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1 August 2012 Thermal Insulation in High Mountainous Regions
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As in many other high mountainous regions, local people in the Eastern Pamirs (Tajikistan) use biomass fuels, mainly teresken shrubs, to heat their houses during the winter months. This overuse of already scarce natural resources results in serious land degradation. Since 2006, thermal insulation measures have been disseminated and financed through microloans. This case study analyzes the impacts of thermal insulation in Murgab, the main town in the Eastern Pamirs, where thermal insulation measures have been implemented in 159 households since 2008. Although clients are more interested in increased comfort than in fuel savings, according to quantitative data collected in 2010 and 2011, thermal insulation measures led to a 20 to 30% savings in heating energy on average. However, it is mainly better-off households that are aware of energy efficiency issues and willing to invest in thermal insulation. In contrast, poorer households are the main teresken users, but they rarely have their houses insulated due to a lack of awareness and a low ability to repay loans. Therefore, the approach to introducing thermal insulation has only had a small effect on teresken consumption until now.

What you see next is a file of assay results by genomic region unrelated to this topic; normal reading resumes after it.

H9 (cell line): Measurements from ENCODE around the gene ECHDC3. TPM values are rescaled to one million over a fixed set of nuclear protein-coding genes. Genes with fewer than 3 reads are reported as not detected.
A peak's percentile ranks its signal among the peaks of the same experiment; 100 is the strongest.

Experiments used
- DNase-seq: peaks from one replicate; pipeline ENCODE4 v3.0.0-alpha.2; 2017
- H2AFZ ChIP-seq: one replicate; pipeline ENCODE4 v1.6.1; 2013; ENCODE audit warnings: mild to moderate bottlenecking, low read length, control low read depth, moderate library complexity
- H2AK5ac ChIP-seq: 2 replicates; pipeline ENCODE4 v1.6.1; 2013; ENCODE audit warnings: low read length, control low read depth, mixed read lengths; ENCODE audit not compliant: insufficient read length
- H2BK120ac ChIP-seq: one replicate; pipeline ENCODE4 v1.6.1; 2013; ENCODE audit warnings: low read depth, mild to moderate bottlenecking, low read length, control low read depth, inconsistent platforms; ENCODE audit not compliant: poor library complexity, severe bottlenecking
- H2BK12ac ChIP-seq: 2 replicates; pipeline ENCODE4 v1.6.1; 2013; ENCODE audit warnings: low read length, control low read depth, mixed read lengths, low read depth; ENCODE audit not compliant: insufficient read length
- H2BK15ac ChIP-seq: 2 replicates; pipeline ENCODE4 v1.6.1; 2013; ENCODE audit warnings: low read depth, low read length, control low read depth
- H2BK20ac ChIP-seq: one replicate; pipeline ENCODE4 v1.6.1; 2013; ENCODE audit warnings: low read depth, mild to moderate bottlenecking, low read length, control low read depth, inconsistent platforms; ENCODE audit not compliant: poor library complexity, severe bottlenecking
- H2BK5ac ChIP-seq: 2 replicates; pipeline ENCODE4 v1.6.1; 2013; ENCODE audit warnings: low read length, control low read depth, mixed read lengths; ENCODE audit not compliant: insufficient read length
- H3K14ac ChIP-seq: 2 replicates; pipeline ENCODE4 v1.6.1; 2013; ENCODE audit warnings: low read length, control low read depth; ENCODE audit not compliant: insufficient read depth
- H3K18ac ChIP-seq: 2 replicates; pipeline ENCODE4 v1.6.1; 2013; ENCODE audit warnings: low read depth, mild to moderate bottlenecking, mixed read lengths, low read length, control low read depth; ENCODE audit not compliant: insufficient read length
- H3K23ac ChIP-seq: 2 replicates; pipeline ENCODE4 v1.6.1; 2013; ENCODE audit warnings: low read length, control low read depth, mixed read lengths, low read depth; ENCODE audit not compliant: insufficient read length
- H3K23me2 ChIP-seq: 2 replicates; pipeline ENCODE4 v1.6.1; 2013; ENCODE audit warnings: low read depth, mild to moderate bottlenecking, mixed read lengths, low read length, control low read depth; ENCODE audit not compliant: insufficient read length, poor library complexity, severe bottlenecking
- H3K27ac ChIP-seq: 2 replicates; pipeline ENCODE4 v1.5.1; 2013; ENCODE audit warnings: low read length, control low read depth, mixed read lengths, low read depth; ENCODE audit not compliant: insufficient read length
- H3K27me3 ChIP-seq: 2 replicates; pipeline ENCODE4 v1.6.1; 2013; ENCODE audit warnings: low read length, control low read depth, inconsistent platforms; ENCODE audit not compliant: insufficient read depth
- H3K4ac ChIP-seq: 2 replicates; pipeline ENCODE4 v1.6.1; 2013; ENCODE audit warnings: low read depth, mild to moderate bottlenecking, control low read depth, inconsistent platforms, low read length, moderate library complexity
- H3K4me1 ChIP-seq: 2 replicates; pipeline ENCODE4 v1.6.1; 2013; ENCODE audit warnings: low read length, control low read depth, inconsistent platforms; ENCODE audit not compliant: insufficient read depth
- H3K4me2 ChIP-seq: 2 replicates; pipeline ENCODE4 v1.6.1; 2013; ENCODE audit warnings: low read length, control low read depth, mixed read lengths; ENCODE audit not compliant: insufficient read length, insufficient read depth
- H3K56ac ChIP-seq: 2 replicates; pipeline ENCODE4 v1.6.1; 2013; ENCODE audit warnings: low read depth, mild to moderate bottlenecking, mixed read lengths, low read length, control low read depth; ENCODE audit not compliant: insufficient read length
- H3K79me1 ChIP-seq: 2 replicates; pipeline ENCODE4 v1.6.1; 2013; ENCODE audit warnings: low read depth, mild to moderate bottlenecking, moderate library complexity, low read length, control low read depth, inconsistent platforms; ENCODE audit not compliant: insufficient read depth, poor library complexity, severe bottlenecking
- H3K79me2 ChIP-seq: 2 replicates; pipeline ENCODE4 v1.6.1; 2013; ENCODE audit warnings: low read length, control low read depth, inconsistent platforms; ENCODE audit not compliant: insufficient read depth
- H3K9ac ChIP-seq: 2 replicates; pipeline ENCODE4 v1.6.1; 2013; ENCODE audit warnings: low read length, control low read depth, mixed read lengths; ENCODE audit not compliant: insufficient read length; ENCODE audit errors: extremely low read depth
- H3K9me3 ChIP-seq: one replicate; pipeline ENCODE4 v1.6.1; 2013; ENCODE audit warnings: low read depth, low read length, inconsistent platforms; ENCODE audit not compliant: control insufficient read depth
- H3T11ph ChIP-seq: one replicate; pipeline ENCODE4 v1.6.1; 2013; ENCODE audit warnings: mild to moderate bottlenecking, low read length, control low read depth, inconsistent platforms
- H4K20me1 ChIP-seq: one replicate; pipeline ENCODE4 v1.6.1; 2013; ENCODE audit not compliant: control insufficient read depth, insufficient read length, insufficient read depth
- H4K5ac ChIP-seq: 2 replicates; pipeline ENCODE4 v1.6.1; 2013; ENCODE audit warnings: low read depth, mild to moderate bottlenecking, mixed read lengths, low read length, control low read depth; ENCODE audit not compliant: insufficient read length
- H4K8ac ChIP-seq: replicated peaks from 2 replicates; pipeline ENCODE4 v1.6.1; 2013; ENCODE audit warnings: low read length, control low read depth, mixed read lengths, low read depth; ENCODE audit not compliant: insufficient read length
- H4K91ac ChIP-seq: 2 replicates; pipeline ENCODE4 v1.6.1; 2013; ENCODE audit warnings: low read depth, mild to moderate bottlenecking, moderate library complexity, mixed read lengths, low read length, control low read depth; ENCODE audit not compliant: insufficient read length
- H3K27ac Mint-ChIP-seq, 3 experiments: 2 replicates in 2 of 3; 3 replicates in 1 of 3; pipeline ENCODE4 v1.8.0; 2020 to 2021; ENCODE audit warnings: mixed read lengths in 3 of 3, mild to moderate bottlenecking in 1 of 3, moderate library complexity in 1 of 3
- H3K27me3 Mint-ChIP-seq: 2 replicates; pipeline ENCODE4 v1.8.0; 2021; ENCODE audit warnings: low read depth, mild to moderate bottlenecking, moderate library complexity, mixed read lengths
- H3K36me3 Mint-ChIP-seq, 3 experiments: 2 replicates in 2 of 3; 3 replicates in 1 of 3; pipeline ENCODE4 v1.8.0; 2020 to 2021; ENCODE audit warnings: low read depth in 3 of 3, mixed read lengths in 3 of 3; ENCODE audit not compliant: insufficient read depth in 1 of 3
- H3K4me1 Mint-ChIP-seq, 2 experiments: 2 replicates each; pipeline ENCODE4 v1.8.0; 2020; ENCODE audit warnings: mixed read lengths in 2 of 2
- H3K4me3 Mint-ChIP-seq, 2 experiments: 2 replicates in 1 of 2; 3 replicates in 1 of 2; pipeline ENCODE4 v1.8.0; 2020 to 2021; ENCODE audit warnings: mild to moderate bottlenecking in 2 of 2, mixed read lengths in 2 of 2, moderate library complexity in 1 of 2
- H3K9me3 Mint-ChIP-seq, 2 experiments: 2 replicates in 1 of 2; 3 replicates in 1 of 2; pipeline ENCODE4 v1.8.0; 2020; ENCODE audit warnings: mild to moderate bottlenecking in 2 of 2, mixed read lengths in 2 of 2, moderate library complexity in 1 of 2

The overuse of biomass fuel as a source of energy is considered one of the main reasons for land degradation. However, in many rural regions, households have limited access to electricity and fossil fuels, and, therefore, are dependent on biomass fuels to satisfy their urgent needs for energy for cooking and heating (OECD/IEA 2006: 419). In the scientific and development discussion about household energy efficiency, the improvement of cooking stoves has been widely addressed as a way to reduce indoor air pollution and the consumption of biomass fuel (Mäkelä 2008, World Bank 2011).

High mountainous regions with long, cold winters face an additional challenge, because most of the energy is used for heating rather than for cooking. With a warm winter room being a crucial livelihood asset, households spend a high percentage of their financial and time budget to acquire fuel for heating. Under such conditions, thermal insulation is considered to be the priority measure to reduce the loss of heat and the consumption of biomass fuel (Nienhuys 2012: 32).